Amazon tries a physical button for making purchases

1 Apr 2015 | Author: | No comments yet »

Amazon puts home staples on refill button.

Amazon moved Tuesday to become an errand service for home staples, introducing a “dash button” to allow consumers to instantly order popular products for home and kitchen.The firm today revealed the Dash Button, a large, wifi enabled button that can be used to reorder common household products such as washing powder or even drinks. The move boosts Amazon’s presence for everyday services and goods and comes a day after the online retail giant launched a wide-ranging services marketplace. “When you’re running low, simply press Dash Button, and Amazon quickly delivers household favorites so you can skip the last-minute trip to the store,” says the online retailer’s website promoting the service for its Amazon Prime members. Amazon sends an order alert to your phone, so it’s easy to cancel if you change your mind.” Amazon did not reveal the terms of the new delivery service, but it has launched one-hour deliveries in major cities in the United States for Prime members.

Google offers a service for same-day deliveries in a number of cities in partnership with retailers such as Costco, Whole Foods and Barnes & Noble, and a large number of startups offers fast deliveries for online or smartphone orders. In the video that accompanied Amazon’s announcement, there are Dash Buttons for Gatorade, Kraft mac and cheese, Glad trash bags, Gillette razors, Cottonelle toilet paper, Clorox Wipes, Huggies diapers and Tide detergent, and about a dozen other brands are also now partnered with Amazon.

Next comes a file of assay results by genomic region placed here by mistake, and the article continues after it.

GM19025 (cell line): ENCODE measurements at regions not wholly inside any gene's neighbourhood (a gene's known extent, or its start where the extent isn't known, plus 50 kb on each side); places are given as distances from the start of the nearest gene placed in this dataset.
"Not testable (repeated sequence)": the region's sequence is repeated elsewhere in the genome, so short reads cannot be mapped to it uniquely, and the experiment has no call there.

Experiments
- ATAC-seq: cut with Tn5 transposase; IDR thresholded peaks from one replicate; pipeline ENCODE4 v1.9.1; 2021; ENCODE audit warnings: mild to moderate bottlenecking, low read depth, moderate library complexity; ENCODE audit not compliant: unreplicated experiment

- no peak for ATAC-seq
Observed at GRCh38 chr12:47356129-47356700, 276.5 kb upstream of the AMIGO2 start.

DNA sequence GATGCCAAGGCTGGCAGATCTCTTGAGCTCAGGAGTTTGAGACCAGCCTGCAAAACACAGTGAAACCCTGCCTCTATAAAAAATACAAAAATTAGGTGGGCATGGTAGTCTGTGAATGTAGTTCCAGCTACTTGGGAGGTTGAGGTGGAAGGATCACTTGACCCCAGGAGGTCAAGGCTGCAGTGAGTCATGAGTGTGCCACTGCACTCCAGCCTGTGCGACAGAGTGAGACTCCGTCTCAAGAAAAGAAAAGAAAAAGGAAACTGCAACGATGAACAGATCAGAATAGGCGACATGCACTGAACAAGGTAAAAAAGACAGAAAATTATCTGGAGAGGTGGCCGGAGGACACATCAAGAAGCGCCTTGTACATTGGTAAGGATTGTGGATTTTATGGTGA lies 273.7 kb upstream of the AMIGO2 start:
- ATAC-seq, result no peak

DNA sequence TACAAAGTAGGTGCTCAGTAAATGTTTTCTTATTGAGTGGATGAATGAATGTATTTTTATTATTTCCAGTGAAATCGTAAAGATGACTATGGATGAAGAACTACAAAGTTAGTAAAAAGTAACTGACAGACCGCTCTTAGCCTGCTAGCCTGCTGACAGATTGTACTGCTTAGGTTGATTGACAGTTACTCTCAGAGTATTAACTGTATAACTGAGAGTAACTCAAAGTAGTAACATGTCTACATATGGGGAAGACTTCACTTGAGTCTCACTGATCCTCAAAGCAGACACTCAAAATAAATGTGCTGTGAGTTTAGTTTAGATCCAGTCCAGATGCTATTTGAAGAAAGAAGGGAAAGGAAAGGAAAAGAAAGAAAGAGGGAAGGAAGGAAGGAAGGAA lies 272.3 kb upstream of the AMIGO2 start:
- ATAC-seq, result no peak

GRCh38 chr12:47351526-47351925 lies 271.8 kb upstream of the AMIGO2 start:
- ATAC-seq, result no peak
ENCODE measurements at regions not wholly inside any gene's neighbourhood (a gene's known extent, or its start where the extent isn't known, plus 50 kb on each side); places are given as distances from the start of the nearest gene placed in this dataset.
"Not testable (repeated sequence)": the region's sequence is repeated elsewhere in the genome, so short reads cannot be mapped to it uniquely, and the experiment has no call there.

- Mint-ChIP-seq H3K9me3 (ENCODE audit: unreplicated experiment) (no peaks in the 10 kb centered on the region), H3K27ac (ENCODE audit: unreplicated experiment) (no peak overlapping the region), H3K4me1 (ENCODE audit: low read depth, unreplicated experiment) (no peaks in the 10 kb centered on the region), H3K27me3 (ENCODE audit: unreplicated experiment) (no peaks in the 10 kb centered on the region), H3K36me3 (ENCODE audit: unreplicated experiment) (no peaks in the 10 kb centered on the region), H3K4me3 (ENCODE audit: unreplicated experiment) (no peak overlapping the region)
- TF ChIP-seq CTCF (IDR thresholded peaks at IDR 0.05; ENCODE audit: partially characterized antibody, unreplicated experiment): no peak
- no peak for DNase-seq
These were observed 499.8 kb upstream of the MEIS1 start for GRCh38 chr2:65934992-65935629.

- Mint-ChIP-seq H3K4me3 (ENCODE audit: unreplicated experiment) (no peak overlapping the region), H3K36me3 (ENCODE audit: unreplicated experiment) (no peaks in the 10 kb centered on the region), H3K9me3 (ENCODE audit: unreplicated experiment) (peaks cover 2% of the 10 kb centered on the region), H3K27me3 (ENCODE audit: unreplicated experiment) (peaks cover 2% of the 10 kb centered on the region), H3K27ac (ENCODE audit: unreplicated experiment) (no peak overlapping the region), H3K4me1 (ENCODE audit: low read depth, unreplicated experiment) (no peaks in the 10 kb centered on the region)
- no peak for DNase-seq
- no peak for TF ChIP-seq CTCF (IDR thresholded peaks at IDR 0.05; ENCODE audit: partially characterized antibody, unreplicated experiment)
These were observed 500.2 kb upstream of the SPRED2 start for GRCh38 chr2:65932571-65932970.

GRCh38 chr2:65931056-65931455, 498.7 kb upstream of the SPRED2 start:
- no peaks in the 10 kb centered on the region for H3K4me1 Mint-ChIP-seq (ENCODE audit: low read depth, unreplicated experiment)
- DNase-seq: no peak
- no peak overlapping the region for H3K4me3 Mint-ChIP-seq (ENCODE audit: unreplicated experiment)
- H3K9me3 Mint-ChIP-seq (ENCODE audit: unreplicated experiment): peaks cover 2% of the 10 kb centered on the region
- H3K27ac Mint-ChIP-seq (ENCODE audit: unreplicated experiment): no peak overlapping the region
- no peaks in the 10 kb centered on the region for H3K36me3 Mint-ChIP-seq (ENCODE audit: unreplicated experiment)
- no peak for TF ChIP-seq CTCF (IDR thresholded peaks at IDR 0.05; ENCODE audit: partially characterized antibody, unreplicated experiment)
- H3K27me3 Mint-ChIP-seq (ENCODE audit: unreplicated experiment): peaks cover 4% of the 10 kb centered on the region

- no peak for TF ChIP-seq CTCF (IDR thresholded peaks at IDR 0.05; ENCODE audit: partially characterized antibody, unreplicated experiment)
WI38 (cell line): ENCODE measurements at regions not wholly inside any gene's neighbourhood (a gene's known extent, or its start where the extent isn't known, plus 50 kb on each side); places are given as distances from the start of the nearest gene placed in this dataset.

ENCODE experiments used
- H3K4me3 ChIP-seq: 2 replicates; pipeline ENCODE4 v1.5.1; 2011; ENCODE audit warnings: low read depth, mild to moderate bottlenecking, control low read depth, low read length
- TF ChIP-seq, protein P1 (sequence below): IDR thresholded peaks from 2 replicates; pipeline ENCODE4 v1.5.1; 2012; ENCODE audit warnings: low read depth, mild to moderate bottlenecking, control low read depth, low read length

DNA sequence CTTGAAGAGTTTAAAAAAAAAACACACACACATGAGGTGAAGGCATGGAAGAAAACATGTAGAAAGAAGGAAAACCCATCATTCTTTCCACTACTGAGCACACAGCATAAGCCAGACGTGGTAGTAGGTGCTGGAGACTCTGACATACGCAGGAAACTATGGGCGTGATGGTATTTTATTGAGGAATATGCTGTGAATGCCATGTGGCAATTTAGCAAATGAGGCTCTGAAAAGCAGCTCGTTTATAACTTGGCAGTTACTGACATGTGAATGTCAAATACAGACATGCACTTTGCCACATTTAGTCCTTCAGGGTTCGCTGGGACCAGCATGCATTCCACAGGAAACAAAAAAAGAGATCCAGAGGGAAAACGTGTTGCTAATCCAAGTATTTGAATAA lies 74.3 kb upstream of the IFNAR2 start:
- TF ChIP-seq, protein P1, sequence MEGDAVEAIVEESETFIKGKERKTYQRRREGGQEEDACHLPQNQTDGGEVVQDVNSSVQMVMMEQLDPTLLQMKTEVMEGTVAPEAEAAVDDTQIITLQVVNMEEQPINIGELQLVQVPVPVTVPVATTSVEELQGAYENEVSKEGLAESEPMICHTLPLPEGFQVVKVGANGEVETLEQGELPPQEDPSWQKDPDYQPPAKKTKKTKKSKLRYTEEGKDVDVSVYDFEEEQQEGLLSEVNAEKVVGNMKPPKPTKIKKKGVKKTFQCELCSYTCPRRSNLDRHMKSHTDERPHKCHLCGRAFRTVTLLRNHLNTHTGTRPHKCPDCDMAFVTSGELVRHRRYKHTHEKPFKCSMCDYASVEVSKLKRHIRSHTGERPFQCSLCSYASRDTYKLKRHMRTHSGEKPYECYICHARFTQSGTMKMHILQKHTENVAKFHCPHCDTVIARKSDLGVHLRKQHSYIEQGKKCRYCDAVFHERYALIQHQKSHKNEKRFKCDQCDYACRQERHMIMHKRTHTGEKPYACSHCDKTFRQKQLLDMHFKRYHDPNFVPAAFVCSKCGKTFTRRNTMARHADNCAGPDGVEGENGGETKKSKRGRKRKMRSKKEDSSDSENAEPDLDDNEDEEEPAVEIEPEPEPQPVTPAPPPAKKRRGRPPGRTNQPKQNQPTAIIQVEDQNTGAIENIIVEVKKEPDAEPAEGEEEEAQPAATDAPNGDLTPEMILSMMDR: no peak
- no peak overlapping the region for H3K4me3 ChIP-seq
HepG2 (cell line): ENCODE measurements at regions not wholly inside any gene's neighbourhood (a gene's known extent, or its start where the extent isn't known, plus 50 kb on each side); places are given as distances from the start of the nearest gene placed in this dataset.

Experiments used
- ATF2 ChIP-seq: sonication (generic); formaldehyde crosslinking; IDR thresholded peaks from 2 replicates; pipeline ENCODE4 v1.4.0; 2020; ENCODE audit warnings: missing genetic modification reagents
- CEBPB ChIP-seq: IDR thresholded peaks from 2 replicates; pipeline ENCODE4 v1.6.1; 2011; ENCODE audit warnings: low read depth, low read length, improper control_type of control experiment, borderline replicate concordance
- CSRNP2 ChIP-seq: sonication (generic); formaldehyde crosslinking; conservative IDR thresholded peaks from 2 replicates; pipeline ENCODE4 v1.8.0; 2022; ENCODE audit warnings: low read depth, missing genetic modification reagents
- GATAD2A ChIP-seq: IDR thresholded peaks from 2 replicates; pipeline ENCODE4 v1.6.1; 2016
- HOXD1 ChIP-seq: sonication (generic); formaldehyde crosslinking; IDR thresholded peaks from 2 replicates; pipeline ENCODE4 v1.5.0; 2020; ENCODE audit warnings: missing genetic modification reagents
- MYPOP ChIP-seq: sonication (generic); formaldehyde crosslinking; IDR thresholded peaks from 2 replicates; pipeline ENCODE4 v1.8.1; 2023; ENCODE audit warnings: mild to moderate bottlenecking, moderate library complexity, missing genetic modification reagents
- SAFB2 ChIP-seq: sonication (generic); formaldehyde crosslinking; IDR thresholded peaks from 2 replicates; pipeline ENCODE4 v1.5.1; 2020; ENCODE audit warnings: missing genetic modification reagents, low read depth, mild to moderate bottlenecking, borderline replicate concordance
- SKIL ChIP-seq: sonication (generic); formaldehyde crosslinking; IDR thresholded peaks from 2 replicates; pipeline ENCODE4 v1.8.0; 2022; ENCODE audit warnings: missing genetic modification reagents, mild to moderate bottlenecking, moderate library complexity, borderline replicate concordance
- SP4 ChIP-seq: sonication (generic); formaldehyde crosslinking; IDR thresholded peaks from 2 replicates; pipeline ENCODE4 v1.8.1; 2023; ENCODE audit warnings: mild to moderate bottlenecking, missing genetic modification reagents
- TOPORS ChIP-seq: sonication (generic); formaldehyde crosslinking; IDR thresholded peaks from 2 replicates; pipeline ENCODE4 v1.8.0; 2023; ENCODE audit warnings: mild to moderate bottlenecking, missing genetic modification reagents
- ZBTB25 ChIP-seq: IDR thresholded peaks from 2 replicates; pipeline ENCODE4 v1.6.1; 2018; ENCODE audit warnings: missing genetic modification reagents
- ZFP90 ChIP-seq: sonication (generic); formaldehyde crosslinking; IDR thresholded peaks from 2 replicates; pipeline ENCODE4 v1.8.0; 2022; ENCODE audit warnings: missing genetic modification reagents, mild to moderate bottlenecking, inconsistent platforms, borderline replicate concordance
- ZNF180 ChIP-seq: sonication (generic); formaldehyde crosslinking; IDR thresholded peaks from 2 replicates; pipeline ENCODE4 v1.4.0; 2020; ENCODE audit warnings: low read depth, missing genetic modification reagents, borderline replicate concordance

Setup is simple: The button connects via the Amazon app to a specific Wi-Fi network and Amazon account, letting users select the product that they want to reorder. The online retailer expects that you’ll place the buttons around your home—in your pantry, on your washing machine and even inside of your fridge. The new listings will connect consumers to “handpicked pros offering upfront pricing on pre-packaged services with helpful reviews from customers that have made verified purchases.” The moves further expand Amazon’s footprint from its origins as an online bookseller, and which now sells a vast array of goods and digital services as well as online storage and hosting of websites. Having expanded from books to electronics, clothing, and groceries, the company today offers item subscriptions that give customers discounts for ordering products at regular intervals, and has announced plans to start delivery by drone within the next few years.

Called the Dash Replenishment Service, the program “enables connected devices to order physical goods from Amazon when supplies are running low – like a coffee maker that orders more coffee beans,” according to the Amazon site. And if somebody in your house pushes the Gatorade button 15 times, you won’t get 15 orders—just one (or none, if an order is already on its way to you). “Some people will think buttons will be a silly idea, and it is a silly idea to think we will have houses full of buttons,” said Kinley Pearsall, an Amazon spokeswoman. This is the convenience that we want: a simple way to take a chore off our hands. … On the other hand, it’s also a terribly efficient way for big brands, and for Amazon, to lock customers in to their products and services, and lock out competition. Amazon has not said, yet, whether the retailer and its hardware partners will lock buyers in to certain brands of dryer sheet, coffee bean or printer ink.

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